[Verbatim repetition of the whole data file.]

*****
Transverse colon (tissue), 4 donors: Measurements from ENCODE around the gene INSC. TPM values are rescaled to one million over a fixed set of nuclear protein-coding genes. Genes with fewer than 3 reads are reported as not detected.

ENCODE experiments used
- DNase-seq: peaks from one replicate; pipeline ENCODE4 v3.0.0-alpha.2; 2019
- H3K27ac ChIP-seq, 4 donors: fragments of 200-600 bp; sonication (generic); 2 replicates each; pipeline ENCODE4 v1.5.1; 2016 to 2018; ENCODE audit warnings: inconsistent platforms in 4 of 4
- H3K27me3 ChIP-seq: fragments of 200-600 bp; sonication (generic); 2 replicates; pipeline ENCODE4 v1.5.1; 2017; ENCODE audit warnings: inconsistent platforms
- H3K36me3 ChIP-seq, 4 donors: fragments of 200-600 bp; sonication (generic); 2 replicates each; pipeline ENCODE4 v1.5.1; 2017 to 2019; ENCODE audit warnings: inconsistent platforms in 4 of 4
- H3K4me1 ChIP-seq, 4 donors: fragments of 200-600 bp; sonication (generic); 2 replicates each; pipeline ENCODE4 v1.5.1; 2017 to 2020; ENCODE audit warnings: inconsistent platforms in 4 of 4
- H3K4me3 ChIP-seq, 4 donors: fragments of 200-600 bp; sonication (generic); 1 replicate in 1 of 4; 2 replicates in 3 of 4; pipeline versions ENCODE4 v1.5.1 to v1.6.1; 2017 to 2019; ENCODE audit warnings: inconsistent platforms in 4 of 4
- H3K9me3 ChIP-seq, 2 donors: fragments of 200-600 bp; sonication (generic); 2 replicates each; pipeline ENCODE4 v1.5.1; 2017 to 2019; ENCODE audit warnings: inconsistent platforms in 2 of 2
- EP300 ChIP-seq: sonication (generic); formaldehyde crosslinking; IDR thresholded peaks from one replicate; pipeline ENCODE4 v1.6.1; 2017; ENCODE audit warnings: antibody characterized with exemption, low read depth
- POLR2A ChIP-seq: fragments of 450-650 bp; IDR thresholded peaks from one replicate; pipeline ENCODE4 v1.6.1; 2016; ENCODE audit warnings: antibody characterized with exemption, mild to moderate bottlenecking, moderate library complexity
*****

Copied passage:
Transverse colon (tissue), 4 donors: Measurements from ENCODE around the gene INSC. TPM values are rescaled to one million over a fixed set of nuclear protein-coding genes. Genes with fewer than 3 reads are reported as not detected.

ENCODE experiments used
- DNase-seq: peaks from one replicate; pipeline ENCODE4 v3.0.0-alpha.2; 2019
- H3K27ac ChIP-seq, 4 donors: fragments of 200-600 bp; sonication (generic); 2 replicates each; pipeline ENCODE4 v1.5.1; 2016 to 2018; ENCODE audit warnings: inconsistent platforms in 4 of 4
- H3K27me3 ChIP-seq: fragments of 200-600 bp; sonication (generic); 2 replicates; pipeline ENCODE4 v1.5.1; 2017; ENCODE audit warnings: inconsistent platforms
- H3K36me3 ChIP-seq, 4 donors: fragments of 200-600 bp; sonication (generic); 2 replicates each; pipeline ENCODE4 v1.5.1; 2017 to 2019; ENCODE audit warnings: inconsistent platforms in 4 of 4
- H3K4me1 ChIP-seq, 4 donors: fragments of 200-600 bp; sonication (generic); 2 replicates each; pipeline ENCODE4 v1.5.1; 2017 to 2020; ENCODE audit warnings: inconsistent platforms in 4 of 4
- H3K4me3 ChIP-seq, 4 donors: fragments of 200-600 bp; sonication (generic); 1 replicate in 1 of 4; 2 replicates in 3 of 4; pipeline versions ENCODE4 v1.5.1 to v1.6.1; 2017 to 2019; ENCODE audit warnings: inconsistent platforms in 4 of 4
- H3K9me3 ChIP-seq, 2 donors: fragments of 200-600 bp; sonication (generic); 2 replicates each; pipeline ENCODE4 v1.5.1; 2017 to 2019; ENCODE audit warnings: inconsistent platforms in 2 of 2
- EP300 ChIP-seq: sonication (generic); formaldehyde crosslinking; IDR thresholded peaks from one replicate; pipeline ENCODE4 v1.6.1; 2017; ENCODE audit warnings: antibody characterized with exemption, low read depth
- POLR2A ChIP-seq: fragments of 450-650 bp; IDR thresholded peaks from one replicate; pipeline ENCODE4 v1.6.1; 2016; ENCODE audit warnings: antibody characterized with exemption, mild to moderate bottlenecking, moderate library complexity